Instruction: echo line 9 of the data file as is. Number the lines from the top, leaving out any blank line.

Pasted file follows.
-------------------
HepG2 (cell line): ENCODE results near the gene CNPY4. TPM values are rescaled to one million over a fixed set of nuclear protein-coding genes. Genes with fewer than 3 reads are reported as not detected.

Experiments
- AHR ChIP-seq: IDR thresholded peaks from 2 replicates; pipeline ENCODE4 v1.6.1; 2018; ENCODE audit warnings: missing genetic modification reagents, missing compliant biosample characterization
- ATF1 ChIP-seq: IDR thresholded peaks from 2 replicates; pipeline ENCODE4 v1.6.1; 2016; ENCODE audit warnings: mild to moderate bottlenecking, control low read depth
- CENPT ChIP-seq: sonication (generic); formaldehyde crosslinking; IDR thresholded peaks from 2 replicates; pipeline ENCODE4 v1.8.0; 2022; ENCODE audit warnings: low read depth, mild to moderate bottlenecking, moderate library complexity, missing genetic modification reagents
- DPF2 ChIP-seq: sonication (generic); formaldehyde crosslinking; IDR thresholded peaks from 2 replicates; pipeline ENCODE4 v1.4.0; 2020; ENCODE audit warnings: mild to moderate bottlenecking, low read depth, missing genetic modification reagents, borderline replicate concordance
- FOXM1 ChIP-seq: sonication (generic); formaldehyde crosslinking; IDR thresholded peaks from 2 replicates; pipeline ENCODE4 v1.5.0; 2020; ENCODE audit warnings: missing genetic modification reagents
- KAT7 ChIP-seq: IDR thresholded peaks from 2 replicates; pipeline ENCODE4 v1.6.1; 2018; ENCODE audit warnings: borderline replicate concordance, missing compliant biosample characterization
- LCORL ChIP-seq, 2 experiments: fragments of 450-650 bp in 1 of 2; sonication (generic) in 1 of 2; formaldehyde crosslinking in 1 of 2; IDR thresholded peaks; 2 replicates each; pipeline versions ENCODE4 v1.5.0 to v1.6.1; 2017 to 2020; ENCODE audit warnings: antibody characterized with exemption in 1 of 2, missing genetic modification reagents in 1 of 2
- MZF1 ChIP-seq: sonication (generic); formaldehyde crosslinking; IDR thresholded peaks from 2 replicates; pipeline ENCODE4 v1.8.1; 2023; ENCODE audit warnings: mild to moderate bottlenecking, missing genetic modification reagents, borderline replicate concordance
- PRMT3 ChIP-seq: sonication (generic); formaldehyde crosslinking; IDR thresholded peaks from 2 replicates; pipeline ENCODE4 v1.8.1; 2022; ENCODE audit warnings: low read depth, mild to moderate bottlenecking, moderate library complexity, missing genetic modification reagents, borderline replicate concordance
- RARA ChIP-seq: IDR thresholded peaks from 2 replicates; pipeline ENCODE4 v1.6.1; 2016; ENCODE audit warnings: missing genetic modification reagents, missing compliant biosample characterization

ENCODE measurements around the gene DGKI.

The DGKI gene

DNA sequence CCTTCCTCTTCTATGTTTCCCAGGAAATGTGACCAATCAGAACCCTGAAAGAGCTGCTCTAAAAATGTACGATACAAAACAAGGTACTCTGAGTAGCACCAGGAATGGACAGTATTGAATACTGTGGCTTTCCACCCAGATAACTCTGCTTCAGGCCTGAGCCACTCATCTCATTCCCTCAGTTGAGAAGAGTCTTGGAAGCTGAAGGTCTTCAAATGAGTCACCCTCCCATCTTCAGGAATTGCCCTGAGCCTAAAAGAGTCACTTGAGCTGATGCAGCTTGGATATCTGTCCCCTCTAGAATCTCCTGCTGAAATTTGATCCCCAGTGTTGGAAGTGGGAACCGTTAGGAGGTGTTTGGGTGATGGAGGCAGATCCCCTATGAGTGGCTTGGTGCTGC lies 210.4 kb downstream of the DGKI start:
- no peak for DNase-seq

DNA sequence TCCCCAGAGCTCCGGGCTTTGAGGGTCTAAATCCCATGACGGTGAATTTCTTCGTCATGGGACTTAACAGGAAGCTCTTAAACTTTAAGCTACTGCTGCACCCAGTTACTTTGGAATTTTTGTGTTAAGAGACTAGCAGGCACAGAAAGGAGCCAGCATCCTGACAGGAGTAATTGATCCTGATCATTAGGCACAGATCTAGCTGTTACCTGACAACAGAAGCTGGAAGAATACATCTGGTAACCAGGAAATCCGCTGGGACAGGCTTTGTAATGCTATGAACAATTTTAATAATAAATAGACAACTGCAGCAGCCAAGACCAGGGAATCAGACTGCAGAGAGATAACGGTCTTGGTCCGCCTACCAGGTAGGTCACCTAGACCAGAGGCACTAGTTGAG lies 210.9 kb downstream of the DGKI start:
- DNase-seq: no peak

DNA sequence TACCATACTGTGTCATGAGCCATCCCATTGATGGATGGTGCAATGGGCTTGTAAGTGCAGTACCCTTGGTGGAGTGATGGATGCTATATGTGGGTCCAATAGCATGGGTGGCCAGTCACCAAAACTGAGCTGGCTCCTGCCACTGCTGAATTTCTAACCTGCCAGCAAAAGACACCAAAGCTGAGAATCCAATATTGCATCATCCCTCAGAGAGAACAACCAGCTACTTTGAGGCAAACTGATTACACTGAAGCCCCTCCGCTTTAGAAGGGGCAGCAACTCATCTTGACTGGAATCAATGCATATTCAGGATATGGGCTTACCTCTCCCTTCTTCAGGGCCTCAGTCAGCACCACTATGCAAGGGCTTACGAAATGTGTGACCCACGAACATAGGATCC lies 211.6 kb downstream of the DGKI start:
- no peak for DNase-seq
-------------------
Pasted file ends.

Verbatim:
- LCORL ChIP-seq, 2 experiments: fragments of 450-650 bp in 1 of 2; sonication (generic) in 1 of 2; formaldehyde crosslinking in 1 of 2; IDR thresholded peaks; 2 replicates each; pipeline versions ENCODE4 v1.5.0 to v1.6.1; 2017 to 2020; ENCODE audit warnings: antibody characterized with exemption in 1 of 2, missing genetic modification reagents in 1 of 2